The Gespe’gewaq Mi’gmaq Resource Council (GMRC) is piecing together the interesting life of the Atlantic salmon. A couple of weeks ago, Tim Dedam was cleaning the salmon he caught, at the wharf, in Listuguj when a small black object dropped out of the fish. The fallen object was a tagging device that was surgically inserted by GMRC staff on April 20, 2021. The tagging device tracks the Atlantic salmon as it migrates out to sea. Receivers are located near Listuguj, Eel River Bar, Gesgapegiag, the strait of Belle Isle, and up the coast of Labrador. There are also gliders going around the gulf, and the north Atlantic. Having a tag return is an exciting because it is very rare for tags to be returned! This information provides researchers with important information. GMRC Director of Research Carole-Anne Gillis compared data from when the salmon was tagged to its current state. Salmon scales were collected in 2021 and again in 2022 on this fish and will be able to provide researchers with answers on the growth of the salmon during the past fourteen months. When the Atlantic salmon was tagged, it was 81 centimetres in length and when it was caught it measured 94 centimetres. The information may be able to indicate the diet of the Atlantic salmon throughout its journey. Fishers are encouraged to return any tags to the GMRC. GMRC is part of a large multi-year project funded by the Environmental Studies Research Fund (ESRF) and we acknowledge the ongoing collaborative spirit of this Atlantic salmon tagging initiative. We will continue to work closely with our colleagues to complete this salmons’ story.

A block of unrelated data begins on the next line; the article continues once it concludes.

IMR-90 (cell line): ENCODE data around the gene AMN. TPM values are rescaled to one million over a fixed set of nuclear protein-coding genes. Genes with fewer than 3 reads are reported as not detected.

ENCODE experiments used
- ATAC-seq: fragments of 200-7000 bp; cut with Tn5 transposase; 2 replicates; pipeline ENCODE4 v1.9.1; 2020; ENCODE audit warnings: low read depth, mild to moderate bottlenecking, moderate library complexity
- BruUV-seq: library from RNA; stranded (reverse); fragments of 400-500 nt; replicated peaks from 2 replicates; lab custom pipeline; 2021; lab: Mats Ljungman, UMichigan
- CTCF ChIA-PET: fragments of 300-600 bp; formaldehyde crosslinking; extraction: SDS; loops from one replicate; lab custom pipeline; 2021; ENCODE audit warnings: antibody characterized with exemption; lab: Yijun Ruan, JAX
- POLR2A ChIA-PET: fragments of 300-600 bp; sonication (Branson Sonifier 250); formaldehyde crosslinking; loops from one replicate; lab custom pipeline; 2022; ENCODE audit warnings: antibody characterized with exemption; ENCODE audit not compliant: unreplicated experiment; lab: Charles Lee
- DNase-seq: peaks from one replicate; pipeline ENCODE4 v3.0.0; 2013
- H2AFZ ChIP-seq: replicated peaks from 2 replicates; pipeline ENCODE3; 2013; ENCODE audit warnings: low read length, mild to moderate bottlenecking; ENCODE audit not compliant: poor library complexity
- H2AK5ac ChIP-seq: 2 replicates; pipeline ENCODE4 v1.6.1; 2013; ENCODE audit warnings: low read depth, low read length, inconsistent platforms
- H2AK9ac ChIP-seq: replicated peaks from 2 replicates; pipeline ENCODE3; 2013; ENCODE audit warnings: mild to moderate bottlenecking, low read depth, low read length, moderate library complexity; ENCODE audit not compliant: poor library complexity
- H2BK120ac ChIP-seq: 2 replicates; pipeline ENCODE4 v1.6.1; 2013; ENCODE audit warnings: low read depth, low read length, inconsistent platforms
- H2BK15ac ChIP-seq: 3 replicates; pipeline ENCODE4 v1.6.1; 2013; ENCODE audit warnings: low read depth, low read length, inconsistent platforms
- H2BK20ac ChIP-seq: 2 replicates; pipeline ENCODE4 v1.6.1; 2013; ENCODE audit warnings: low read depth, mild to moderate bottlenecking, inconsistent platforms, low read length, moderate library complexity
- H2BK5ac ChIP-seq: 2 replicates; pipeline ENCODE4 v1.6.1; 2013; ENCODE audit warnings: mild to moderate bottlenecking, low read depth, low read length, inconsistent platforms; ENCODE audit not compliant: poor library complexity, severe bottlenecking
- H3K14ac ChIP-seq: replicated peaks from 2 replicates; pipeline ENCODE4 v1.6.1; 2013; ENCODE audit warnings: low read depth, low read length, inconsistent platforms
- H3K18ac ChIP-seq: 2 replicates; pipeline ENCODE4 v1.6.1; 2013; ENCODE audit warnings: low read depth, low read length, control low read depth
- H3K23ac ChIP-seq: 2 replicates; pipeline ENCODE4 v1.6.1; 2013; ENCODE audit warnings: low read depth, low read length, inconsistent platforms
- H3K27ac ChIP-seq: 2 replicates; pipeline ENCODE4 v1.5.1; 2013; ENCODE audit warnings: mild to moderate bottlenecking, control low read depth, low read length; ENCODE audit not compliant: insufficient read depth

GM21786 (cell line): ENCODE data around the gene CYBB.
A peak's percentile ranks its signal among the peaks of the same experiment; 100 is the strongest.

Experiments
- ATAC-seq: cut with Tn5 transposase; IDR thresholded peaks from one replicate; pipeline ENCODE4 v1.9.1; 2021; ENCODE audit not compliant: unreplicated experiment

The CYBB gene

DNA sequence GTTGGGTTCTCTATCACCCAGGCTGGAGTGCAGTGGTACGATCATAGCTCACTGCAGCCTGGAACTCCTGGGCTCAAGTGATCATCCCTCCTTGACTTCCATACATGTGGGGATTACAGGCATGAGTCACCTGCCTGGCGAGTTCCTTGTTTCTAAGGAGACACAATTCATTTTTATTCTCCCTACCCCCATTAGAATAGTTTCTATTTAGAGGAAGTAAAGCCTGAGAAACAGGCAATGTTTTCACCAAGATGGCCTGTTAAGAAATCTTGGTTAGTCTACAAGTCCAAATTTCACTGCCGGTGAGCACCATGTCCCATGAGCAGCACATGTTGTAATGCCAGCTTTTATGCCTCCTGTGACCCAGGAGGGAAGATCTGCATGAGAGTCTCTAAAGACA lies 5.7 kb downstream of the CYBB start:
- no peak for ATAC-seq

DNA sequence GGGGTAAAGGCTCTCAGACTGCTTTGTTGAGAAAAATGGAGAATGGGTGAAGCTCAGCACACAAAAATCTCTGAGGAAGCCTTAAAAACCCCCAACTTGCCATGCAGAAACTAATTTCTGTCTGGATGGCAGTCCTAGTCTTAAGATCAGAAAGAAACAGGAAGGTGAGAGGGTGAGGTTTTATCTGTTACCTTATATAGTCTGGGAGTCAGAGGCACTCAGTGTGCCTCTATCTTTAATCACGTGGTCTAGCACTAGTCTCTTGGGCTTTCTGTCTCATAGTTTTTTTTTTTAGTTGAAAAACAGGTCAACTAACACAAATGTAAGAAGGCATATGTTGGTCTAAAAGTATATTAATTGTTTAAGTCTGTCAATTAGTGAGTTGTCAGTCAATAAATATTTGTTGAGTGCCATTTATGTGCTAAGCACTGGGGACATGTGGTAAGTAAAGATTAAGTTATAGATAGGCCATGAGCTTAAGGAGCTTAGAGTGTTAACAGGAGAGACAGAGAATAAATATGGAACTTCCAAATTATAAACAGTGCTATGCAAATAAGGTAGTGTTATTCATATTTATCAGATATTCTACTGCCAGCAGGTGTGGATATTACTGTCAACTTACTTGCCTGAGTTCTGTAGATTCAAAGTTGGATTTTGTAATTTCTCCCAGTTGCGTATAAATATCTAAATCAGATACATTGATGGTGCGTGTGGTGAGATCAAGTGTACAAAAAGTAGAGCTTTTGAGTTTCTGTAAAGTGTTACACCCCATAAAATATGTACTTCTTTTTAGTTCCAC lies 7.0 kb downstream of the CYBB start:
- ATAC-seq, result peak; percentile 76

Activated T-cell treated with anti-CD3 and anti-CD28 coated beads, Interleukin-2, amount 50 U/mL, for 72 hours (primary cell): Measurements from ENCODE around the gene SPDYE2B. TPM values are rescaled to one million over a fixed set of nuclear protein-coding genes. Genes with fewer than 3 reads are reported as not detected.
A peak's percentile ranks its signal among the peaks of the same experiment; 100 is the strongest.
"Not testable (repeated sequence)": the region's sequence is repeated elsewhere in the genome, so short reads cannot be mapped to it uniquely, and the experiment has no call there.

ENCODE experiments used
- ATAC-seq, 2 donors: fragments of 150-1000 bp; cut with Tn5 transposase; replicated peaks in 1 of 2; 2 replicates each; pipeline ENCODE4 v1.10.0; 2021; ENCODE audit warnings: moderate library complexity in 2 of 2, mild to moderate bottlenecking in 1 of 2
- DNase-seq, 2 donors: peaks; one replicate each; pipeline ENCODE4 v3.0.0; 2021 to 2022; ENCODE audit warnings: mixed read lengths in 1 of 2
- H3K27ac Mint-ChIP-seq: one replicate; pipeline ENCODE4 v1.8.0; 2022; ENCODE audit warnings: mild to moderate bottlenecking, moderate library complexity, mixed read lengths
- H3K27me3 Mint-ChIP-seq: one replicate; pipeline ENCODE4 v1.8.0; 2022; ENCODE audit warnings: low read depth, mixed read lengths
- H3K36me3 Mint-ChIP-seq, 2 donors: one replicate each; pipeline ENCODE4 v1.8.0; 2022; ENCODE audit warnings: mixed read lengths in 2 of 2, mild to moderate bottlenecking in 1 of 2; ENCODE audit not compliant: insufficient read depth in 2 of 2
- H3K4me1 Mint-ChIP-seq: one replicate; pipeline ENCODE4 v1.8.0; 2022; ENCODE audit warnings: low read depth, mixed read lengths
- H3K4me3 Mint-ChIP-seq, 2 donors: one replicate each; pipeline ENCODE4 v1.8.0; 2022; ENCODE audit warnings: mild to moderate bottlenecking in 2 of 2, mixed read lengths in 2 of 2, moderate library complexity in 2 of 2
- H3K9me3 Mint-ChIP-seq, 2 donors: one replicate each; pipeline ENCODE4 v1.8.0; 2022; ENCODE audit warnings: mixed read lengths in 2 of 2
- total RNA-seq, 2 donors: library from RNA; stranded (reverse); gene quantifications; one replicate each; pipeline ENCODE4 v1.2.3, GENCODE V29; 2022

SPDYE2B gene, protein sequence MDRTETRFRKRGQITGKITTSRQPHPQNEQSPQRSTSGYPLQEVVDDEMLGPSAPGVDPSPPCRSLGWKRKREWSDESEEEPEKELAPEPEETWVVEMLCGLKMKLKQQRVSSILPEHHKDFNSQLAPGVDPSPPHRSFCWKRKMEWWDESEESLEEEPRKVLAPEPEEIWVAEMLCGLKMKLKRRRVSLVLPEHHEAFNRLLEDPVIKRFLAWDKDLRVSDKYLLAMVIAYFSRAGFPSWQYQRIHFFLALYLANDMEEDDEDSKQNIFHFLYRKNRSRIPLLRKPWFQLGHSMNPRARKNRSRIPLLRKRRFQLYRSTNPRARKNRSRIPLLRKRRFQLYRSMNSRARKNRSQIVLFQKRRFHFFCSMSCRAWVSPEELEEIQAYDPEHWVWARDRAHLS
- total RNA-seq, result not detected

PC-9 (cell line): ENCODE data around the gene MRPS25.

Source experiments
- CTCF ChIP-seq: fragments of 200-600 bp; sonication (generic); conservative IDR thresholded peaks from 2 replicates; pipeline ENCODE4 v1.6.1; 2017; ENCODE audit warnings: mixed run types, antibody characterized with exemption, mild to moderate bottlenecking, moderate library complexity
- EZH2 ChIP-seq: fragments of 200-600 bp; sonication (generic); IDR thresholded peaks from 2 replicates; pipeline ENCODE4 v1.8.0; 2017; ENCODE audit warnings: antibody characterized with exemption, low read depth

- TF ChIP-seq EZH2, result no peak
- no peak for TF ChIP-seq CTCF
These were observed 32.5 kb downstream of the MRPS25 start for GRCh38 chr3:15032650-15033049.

https://www.gmrc.ca/wp-content/uploads/2022/07/IMG_9484.jpg 1249 2000 clabillois https://www.gmrc.ca/wp-content/uploads/2017/11/logo-300x61.png clabillois2022-07-18 15:06:252022-07-18 15:06:25Tagged Atlantic Salmon Caught near Listuguj